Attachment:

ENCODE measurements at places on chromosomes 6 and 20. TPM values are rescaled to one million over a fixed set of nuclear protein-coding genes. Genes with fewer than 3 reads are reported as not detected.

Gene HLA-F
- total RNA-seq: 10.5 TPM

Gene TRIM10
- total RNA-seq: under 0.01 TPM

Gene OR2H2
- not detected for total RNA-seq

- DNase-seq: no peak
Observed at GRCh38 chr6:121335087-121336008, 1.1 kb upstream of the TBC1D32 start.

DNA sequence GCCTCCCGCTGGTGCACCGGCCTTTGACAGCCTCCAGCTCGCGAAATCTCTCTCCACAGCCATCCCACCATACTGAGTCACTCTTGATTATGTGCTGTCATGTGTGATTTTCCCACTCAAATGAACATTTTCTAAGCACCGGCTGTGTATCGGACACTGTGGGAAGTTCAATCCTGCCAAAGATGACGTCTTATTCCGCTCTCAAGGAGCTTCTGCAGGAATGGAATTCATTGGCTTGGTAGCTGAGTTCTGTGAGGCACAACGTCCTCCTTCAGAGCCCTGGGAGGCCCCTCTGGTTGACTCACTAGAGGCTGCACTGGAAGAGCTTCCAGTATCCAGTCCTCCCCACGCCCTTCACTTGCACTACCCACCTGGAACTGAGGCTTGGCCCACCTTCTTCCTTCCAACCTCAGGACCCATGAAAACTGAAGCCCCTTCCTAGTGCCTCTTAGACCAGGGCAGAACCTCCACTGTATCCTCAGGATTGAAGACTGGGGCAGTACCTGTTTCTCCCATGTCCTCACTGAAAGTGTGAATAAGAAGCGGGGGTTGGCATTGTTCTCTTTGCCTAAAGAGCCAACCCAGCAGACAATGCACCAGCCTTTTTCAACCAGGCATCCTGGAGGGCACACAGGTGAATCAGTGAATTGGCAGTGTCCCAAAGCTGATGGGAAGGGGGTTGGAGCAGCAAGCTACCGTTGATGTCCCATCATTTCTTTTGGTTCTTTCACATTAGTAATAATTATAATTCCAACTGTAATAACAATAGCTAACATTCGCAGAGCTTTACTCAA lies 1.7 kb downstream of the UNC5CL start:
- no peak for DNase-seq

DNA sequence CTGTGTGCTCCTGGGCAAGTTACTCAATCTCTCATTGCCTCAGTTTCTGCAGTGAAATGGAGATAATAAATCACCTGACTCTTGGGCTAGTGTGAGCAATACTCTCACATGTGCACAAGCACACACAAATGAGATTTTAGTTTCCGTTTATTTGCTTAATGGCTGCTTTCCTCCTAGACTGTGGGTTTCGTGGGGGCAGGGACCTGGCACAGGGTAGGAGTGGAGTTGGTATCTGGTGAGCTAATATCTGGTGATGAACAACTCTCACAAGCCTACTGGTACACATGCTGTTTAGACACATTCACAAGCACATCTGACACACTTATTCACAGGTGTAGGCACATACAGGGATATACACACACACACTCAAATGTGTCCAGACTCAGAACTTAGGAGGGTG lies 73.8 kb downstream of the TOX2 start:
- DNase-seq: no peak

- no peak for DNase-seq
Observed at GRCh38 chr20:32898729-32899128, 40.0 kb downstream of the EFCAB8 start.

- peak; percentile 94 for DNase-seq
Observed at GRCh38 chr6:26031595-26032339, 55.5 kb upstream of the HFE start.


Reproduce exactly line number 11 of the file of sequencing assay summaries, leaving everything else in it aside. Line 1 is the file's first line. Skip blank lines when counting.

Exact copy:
- no peak for DNase-seq